I put a roll of Fomapan 100 in and went for a wander. I put a black and white in so I could develop it at home. It was my first time using Ilford Ilfosol 3 and it was a much quicker process that I have experienced before and…I overdeveloped the film.
Even though they are overdeveloped, it gives them a kind of dreamy, vintage look. These were taken before I got the manual adapter so they were all taken on program mode.
I actually liked using the camera. Fair enough it doesn’t look as cool as the usual OM range, but it did what it should. It took perfectly exposed photos. If you can get a cheap one, with the manual adapter, go for it.
Oh and the photos were taken around Frickley Park, which you can read about here.
I left my other Vectis S APS camera in Japan, but I had weirdly ordered lots of APS film in the UK. So now I have a plethora of film and no SLR type camera to use it with. Hello Vectis S-100, but really that is an excuse as I do have other APS cameras and I was just given even more. APS cameras…they breed you know.
Look at the size of that lens 25-150mm and it was cheap as many APS cameras are. When it arrived there was a film already inside, score.
It was produced around 1996 and apparently was a simpler version than the S-1. You can find all the technical details you might need here. Really, it is a point and shoot with a few modes. It is one of the smallest APS SLRs there is, but with this zoom lens it was hardly pocketable.
There really isn’t much more I can say than that. Pop in a film, point, shoot, done. I finished off the roll that was inside.
Here are the found shots.
Well, whoever owned this camera liked their motorbike.
Here are my photos take on the rest of the film. The first shot is me working out if the camera worked, then I realized there was a film inside. I took the rest of the photos around my garden and the local parkland.
For a film left inside, it was surprisingly good in terms of colour and noise. The camera focused quite well, it felt comfortable to hold and looks good, to me anyway.
Actually, maybe I should say more. Some of the cameras I try don’t leave an impression on me or maybe I am not in the mood to write much. Today it is a bit of both. The weather has been very drizzly recently, a bit depressing really. I have also just started working again, supply teaching. Some of the schools you see and the children you meet make you wonder about the state of the world. Then you see other children, other schools and it makes you wonder in a completely different, more inspiring way. Being a teacher is definitely a rollercoaster ride.
Anyway…the photos I took with this camera were of my local nature park and I think I miss it. I know I can go in the rain, but it is not the same as a blue sky day. Also, it is turning colder so not only are you wet but cold as well. There is also the issue of…there is never the wrong weather, only the wrong clothes. True. But being all wrapped up doesn’t make taking photos easy. Maybe I am just a warm weather photographer. It is supposed to rain tomorrow too. That’s it, I am going out rain or shine!
Keep or Sell: Keep until I run out of film.
Seeing as the price of the Olympus Mju has shot up beyond most people’s budget and with this having the same f2.8 aperture…I wondered, is it just as good for a fraction of the price? I thought I would find out and I got this one for £4.99 not even 10% of the Mju’s current prices.
It was originally produced in 1986 and was the very first weatherproof camera. It was nicknamed “Nurepika” (wet flash) in Japan. You can read more about the history of waterproof cameras and this camera at Olympus’ own website.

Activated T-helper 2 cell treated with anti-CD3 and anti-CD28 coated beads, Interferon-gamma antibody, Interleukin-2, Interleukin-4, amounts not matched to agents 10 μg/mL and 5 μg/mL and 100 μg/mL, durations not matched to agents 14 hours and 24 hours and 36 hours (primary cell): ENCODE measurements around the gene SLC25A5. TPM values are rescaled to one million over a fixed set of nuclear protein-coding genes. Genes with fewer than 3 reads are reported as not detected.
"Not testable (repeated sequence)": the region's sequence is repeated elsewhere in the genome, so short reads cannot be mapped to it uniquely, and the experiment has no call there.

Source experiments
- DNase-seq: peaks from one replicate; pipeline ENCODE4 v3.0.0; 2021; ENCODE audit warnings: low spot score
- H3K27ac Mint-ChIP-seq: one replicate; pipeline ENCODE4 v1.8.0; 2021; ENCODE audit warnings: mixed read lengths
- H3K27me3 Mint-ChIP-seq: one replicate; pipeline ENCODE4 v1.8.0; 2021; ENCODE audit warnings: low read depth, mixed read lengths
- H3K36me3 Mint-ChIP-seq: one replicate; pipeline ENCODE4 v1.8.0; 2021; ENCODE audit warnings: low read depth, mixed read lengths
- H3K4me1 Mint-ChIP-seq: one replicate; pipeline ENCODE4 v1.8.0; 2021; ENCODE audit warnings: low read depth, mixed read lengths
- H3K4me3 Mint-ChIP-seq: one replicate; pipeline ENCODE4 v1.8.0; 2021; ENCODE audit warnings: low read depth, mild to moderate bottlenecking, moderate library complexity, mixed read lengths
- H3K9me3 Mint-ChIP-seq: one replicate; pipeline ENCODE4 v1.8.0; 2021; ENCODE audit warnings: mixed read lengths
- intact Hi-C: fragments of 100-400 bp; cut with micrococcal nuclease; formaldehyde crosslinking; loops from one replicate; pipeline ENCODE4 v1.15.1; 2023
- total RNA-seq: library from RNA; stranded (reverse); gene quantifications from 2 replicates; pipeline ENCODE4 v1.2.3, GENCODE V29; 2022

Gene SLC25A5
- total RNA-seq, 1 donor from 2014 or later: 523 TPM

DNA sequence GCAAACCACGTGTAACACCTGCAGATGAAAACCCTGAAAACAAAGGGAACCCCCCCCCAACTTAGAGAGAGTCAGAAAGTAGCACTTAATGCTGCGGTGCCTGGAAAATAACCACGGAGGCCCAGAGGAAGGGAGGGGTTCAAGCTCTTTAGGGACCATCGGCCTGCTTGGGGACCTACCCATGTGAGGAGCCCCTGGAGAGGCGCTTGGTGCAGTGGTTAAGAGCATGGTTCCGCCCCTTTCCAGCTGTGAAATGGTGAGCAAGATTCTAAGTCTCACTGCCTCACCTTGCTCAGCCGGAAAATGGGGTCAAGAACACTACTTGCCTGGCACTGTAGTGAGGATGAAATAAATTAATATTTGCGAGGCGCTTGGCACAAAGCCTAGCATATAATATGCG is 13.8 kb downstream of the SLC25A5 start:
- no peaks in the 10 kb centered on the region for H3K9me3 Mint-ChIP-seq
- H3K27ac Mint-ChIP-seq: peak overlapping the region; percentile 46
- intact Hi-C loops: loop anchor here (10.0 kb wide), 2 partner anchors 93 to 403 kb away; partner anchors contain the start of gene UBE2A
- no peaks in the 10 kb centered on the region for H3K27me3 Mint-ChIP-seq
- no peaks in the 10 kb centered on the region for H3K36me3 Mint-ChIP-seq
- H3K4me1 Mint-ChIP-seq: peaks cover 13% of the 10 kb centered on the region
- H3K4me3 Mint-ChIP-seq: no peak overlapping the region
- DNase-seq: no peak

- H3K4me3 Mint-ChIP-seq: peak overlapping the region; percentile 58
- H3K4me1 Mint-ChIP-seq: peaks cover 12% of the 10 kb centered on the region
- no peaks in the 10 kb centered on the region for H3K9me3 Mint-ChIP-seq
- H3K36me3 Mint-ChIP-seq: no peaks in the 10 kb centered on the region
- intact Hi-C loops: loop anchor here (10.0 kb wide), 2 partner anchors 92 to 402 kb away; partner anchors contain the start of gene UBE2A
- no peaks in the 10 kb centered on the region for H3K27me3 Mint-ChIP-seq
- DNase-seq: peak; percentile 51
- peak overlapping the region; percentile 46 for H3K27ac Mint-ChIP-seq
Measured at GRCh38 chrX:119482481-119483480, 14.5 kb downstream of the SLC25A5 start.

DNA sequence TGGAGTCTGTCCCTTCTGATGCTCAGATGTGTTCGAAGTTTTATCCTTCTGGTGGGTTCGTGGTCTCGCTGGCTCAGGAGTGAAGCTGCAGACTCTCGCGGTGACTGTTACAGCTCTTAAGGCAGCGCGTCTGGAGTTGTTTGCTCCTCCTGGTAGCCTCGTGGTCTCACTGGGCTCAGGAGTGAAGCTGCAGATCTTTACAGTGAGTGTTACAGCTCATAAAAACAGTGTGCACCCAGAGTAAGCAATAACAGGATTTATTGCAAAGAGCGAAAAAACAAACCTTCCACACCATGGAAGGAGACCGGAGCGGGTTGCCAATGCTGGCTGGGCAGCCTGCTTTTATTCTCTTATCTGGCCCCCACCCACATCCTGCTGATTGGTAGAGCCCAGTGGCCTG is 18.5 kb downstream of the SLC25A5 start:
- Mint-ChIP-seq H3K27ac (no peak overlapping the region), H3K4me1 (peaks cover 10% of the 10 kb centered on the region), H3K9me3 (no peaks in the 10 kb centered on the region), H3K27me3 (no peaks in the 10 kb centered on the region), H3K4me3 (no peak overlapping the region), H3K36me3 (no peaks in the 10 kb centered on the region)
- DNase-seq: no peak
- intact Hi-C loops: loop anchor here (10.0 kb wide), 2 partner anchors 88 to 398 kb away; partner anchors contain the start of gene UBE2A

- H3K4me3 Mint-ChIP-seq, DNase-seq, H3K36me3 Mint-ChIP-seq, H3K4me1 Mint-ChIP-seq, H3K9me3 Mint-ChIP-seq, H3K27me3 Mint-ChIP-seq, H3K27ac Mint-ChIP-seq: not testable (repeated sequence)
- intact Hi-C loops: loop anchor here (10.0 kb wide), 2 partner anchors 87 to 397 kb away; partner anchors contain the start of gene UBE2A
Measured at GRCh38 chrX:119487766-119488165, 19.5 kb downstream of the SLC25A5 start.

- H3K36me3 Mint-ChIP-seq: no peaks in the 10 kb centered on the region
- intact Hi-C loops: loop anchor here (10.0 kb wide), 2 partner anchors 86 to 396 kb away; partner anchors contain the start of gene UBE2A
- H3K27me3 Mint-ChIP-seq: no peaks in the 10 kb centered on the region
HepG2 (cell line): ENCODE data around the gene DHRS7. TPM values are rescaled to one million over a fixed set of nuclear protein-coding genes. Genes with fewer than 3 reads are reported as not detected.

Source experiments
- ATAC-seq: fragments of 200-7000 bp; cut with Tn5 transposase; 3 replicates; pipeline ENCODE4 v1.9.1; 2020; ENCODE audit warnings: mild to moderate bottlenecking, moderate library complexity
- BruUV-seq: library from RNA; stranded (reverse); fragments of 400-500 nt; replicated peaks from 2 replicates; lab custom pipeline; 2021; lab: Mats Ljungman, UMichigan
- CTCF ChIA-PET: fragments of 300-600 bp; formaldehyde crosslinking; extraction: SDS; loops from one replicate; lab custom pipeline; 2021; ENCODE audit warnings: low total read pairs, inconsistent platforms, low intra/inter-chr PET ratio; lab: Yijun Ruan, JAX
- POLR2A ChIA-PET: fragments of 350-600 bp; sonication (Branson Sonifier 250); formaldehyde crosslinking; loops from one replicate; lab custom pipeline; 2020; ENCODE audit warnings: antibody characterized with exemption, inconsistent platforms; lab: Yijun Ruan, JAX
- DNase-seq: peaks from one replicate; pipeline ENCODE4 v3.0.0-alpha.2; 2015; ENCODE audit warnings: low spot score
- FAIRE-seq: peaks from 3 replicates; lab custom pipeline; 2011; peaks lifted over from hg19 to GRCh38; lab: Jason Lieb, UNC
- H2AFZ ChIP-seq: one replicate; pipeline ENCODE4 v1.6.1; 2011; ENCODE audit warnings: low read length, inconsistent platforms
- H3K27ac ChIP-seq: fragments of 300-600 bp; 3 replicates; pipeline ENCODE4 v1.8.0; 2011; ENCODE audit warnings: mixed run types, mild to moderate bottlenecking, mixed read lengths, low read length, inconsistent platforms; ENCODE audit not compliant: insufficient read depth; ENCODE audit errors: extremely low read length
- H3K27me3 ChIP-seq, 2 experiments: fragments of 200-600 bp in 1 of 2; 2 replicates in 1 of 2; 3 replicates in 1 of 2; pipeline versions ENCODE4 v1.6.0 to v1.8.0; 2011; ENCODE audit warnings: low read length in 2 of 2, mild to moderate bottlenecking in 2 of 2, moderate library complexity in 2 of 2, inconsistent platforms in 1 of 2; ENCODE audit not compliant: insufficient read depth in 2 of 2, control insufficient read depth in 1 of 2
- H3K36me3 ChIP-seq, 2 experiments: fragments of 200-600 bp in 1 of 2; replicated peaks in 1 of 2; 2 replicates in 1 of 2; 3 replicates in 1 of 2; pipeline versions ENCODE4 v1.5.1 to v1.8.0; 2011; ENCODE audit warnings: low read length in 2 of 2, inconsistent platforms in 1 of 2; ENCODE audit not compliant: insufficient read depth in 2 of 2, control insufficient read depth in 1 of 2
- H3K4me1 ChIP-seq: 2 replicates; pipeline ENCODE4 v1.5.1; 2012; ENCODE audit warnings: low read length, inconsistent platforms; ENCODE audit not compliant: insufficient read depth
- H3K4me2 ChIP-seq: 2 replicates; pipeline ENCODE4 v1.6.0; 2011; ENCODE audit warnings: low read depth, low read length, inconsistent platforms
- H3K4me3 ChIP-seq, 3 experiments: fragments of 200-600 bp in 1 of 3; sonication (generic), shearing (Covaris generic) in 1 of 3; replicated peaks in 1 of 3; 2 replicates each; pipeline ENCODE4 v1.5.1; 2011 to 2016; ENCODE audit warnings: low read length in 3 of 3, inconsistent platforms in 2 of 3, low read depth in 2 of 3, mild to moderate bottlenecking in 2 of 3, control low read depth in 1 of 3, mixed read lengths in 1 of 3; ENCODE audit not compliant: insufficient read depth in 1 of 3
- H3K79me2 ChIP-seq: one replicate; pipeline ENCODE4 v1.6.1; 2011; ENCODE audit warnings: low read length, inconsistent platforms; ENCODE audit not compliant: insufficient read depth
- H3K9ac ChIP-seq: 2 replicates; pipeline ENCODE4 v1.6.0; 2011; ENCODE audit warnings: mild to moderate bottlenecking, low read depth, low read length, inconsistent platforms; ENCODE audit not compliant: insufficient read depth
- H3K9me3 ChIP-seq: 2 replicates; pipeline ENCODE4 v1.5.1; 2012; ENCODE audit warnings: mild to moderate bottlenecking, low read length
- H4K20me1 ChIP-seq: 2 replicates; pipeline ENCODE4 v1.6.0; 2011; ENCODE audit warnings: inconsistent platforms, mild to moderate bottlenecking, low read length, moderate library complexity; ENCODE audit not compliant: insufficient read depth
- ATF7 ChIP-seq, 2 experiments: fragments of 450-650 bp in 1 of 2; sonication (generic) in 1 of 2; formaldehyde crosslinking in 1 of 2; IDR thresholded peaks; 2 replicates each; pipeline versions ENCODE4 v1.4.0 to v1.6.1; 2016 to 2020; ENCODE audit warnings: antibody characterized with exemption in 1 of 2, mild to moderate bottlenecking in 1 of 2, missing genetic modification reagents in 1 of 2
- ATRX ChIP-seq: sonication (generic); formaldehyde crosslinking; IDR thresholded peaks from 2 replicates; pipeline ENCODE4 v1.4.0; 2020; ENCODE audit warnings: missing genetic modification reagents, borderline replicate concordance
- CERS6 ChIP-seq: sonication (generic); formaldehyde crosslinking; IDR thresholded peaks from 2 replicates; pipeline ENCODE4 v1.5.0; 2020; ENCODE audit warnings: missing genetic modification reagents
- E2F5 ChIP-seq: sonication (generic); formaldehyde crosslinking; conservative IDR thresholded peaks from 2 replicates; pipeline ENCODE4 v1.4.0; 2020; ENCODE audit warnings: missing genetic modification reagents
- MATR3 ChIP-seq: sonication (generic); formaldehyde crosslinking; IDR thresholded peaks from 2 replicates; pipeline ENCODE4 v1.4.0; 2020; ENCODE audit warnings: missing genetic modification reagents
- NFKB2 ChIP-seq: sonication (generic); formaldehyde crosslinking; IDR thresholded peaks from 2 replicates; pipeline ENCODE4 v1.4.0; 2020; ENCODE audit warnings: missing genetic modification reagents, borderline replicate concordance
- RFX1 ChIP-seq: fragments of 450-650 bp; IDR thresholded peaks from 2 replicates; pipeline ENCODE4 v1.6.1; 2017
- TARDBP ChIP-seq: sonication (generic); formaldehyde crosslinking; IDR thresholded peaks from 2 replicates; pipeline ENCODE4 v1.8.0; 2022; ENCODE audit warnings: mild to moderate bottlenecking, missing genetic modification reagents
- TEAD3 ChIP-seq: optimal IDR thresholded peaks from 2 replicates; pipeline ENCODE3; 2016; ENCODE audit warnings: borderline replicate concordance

For this “early” point and shoot, it also boasts a focus lock feature, though it is tricky to use. To activate it you have to press a button next to the viewfinder, which is a bit of an awkward location. The flash fires when the light available is not sufficient, there is no override. You can find more technical details here, and some example photos.
I tried an expired XP2 Super, which I have never used before. It was perfect for this outing as it could be developed in a C41 process. That meant I could get it developed and scanned at a local camera shop before I headed home.
Here are the results.
The first few shots seem to be overlapping, but then the camera sorts itself out. The flower shots are out of focus as I did not use the focus button correctly.
I do not like the results from the film. They are all quite dark and lack contrast. I decided to try another film to give it a chance as I could see that most of the shots were sharp.
The second film I tried was a Fujicolor 400 that I brought back from Japan. I went to Nostell Priory This time I actively tried to use the autofocus correctly. I found that pressing the extra button sometimes caused me to pull the camera to the side, so I was expecting some camera shake on the test film.
So, it doesn’t do well when pointed towards the sun, but otherwise, it seems ok. It is not my favourite camera, the focus lock button is slightly awkward. But, it is an absolute bargain if you can find a good one.
I actually sold mine straight away as I have quite a few point and shoots, I have no need for this one.
You can find all the technical details and another great review on this website. I found the camera easy to use, but not exactly pocket sized. The focusing split screen was very “slight” meaning it was hard at times to see if the two images were aligned. I do like that you could lock the camera so you didn’t accidentally shoot it in your bag..not pocket. It was not as attention-grabbing, due to the more conventional shape.
Of course, I used a Lomography 110 film to test the camera as that is really all that is available. First, we went to York and I am amazed I haven’t visited the area more as it is less than a hours drive away from me. Then I took it to Lemonroyd Marina where I bumped into Emma from Heart Radio on her Coast to Coast challenge. That was a huge coincidence as I love Heart Radio, but my new/old car’s radio has just stopped working and I have been stuck listening to old cds. Damn it, I am going to install the app on my phone now. Anyway here are the test shots.
For once I didn’t get the pinhole light leaks on the 110 film and the colours are lovely. For a small negative the images are quite sharp. I do prefer this size to half frame, I just wish there was a bigger choice of film.
Keep or Sell: Already sold, I rarely if ever use 110 films so don’t need two cameras and I still have the Pentax which is much smaller. My thoughts are if you are going to use 110mm film it should really be with an actual pocket-sized camera.